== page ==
The video Roxane Gay’s public relations team did not want you to see is now available online. It features extended clips from a two-stop mini tour of Australia in which she debated Christina Hoff Sommers on the topic of feminism. The tour garnered much attention online after reports of audience misbehaviour and diva-like demands by Roxane Gay and her handlers. Even before the tour started, Gay had slimed Sommers as a “white supremacist” in the pages of Sydney Morning Herald. Anyone familiar with Sommers’ work, knows that she is the farthest thing from a white supremacist. She is the world’s most prominent equity feminist.

Jesse Singal over at New York magazine has a detailed account of all of Gay’s backstage shenanigans, including a demand for a new host and legal threats.  

I admit that the debate, organized and hosted by Desh Amila’s This is 42, was at times difficult to watch. This was not the fault of Sommers or Gay, or Amila (who did an admiral job hosting), but due to the fact that the pro-Gay audience was an almost-perfect replication of an online mob—uninformed yet strong enough in numbers to drown out honest questions and points of contention.

For two hours, Sommers and Gay jousted on topics such as #MeToo, feminism in the Middle East, women in sports, rape culture. A pattern emerged early on. When posed a question, Sommers would thoughtfully explain her position, often backed with statistics. Gay would effortlessly shut down lines on inquiry with empty, snide comments, or blatant misinformation.

Example:

Sommers: “As a woman of a certain age, age enhanced, actually, you.gov does a poll every other year and asks people ‘are you a feminist,’ and actually it’s a fairly low number.”

Gay: “People are really hesitant to consider themselves feminists because there’s such a stigma around it that if you’re a feminist then you’re a troublemaker, or you’re an unpleasant person, you’re angry, you’re man hating, and you know these are all entirely reasonable ways to be. So… what’s the problem here?”

On the subject of #MeToo, there was a distinct lack of empathy on Gay’s part as she dismissed the suffering of unfairly “cancelled” men like Louis CK: “He’ll be fine. He’s a millionaire.” (The beleaguered comedian lost his entire career as well as 35 million dollars in one year. His transgression was minor and Joe Rogan has since hinted that there is much more to CK’s story that will be revealed.) To her credit, Gay did admit that there should be a distinction made between “offenders” like Aziz Ansari and criminals like Bill Cosby.

Sommers, on the other hand pointed to the potential for #MeToo to turn into a modern-day witch hunt: “We have a bad history with black lists, going back in the United States to McCarthyism, calling someone a communist. You have to have evidence, you can’t have anonymous informants that have the power to take someone down.”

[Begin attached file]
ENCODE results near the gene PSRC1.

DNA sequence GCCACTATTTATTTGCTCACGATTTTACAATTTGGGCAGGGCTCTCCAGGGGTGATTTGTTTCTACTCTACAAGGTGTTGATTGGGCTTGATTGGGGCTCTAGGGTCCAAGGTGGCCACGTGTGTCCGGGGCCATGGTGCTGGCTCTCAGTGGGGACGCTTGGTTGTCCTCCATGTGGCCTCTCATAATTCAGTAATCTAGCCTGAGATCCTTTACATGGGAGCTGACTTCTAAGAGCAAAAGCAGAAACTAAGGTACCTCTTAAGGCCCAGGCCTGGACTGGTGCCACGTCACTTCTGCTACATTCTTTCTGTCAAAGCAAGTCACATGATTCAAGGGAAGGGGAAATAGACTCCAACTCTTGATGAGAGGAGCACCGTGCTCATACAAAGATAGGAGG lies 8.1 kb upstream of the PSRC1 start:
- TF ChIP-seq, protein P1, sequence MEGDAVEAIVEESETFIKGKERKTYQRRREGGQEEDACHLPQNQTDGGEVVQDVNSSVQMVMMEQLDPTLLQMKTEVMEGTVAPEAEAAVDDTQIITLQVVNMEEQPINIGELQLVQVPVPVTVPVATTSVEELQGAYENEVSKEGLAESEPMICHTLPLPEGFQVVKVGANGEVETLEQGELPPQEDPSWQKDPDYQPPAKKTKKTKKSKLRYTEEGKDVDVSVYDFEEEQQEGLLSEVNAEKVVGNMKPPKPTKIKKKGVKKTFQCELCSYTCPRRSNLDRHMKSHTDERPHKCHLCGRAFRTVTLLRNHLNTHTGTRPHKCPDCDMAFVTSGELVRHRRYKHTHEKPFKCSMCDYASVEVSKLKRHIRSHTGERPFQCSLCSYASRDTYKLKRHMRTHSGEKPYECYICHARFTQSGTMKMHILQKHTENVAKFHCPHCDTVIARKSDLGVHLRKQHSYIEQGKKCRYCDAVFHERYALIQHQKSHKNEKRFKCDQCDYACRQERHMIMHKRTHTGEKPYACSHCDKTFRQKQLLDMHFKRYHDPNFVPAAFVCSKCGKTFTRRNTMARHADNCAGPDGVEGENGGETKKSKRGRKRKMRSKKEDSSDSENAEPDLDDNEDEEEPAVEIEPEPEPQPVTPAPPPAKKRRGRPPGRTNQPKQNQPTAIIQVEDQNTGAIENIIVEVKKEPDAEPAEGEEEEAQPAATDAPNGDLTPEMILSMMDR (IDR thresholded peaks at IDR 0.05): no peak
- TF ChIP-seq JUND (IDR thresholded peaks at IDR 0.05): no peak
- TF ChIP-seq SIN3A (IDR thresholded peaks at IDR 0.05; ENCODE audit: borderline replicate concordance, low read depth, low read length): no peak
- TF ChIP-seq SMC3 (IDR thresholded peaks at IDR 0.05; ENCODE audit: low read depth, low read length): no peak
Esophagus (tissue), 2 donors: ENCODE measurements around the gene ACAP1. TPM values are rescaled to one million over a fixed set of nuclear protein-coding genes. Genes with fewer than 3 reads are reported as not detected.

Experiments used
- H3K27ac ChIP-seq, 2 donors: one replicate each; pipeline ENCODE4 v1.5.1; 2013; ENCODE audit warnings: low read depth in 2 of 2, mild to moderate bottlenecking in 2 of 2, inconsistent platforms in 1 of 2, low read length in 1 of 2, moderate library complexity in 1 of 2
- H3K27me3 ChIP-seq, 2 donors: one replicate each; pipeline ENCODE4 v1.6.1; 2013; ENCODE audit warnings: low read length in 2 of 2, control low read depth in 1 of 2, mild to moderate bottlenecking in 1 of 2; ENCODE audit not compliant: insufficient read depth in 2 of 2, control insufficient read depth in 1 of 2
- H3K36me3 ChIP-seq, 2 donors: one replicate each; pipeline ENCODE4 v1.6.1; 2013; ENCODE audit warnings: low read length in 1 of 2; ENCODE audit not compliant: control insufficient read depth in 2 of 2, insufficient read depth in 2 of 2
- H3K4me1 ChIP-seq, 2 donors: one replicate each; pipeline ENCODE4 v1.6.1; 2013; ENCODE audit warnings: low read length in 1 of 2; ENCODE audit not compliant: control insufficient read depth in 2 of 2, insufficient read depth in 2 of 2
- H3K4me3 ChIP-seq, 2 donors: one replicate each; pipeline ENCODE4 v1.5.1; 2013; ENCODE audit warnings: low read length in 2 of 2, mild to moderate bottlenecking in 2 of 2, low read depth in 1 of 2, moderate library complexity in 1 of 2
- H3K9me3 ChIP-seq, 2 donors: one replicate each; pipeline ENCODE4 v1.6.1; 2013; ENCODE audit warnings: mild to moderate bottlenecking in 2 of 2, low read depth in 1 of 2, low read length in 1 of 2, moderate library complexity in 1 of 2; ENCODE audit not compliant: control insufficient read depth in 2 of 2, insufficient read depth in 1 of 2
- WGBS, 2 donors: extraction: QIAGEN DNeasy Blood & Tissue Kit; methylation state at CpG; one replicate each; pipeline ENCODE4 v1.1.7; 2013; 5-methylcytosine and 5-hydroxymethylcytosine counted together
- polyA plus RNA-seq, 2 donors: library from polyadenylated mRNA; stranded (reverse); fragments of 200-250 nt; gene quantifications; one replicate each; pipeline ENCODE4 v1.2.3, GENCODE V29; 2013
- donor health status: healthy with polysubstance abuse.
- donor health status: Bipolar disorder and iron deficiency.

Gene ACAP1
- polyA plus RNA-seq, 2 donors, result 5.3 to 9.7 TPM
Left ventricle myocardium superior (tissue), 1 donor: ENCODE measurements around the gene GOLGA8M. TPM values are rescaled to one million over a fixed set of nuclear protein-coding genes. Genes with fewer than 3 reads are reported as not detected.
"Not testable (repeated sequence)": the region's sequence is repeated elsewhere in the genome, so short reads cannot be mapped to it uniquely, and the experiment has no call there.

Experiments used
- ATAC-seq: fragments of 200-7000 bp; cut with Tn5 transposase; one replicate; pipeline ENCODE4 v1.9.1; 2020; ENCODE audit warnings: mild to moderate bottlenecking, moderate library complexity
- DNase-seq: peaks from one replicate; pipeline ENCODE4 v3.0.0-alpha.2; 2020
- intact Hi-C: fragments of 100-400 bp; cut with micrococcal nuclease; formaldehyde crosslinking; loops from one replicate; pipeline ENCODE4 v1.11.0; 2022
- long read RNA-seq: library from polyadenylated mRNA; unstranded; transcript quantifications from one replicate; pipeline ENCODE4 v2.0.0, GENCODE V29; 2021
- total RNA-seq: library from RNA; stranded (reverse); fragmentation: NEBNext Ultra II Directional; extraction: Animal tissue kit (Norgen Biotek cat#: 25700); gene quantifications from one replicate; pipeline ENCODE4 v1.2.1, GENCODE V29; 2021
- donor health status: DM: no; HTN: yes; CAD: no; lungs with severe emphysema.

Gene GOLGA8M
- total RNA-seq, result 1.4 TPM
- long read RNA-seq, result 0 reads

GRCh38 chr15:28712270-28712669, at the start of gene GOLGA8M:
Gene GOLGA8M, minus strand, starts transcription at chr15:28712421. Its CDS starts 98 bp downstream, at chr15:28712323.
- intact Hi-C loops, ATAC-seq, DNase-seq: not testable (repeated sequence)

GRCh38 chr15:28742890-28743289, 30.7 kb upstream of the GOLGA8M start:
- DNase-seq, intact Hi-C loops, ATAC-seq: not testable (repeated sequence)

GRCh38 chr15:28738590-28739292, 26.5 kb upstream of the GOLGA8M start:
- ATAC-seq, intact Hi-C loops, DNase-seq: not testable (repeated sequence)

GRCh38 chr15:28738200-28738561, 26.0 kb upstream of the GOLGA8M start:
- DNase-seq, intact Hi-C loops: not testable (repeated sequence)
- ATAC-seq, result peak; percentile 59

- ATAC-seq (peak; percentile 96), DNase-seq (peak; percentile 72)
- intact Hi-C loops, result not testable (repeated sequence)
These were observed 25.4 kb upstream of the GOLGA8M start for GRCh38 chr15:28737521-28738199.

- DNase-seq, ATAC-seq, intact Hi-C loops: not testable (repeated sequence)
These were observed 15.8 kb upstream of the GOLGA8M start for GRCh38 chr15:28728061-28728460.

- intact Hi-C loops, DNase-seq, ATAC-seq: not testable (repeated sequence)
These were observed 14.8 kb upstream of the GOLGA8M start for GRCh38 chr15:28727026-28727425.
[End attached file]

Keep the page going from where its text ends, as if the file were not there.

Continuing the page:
In the most appalling moment of the night, Gay claimed that “Charlie Hebdo was bombed [sic] for many reasons” and that the most persecuted religion in the world is fair game for mockery because “Christianity in general has been the oppressor, not the oppressed. And so it’s punching up when you make fun of Christianity because it is so dominant throughout the world. When you are making fun of Islam and looking at a lot of the rhetoric where people equate thinks hitting Islam is punching down.”

The discussion also touched on athletics. Gay claimed that women’s sports were not as popular as men’s sports as a result of the patriarchy and misogyny. Sommers, on the other hand, opted to stick with facts and common sense in her approach to the subject, pointing out that there is nothing wrong with, say, women’s basketball, but the level of athleticism and the quality of the product is not even close to that of men’s basketball. This reality easily manifests itself, and there are far less fans of the WNBA than the much more dominant, athletically, and culturally, NBA.

Gay then made the preposterous claim that the WNBA’s Los Angeles Sparks regularly sold out their home games. In fact, they have had one sell out in 19 years. It may seem like a fairly innocuous white lie, but it is indicative of a larger truth about intersectionality and the people who peddle it. Facts don’t matter to these people. They callously claim their own alternative facts, and if you dare to point it out, you are a racist, sexist oppressor.

Throughout the two hours of footage, Sommers brought nuance, research, and goodwill to the conversation. Gay countered mistruths, defiance, and snark—all the while being showered with hoots and hollers from her equally rude supporters who also made sure to boo and shout down Sommers. It was an embarrassing moment for campus-style feminism, and it’s no wonder Gay’s people wanted to keep the video from seeing the light of day.

Around halfway through the debate, Gay proclaimed, “The media is lazy. Oftentimes, they find a few talking points that are inaccurate, and they regurgitate them for years on end.” Well, there you go. She’s actually 100% right. But if that doesn’t also perfectly describe Roxane Gay’s career, I don’t know what does.

You can watch the entire video here: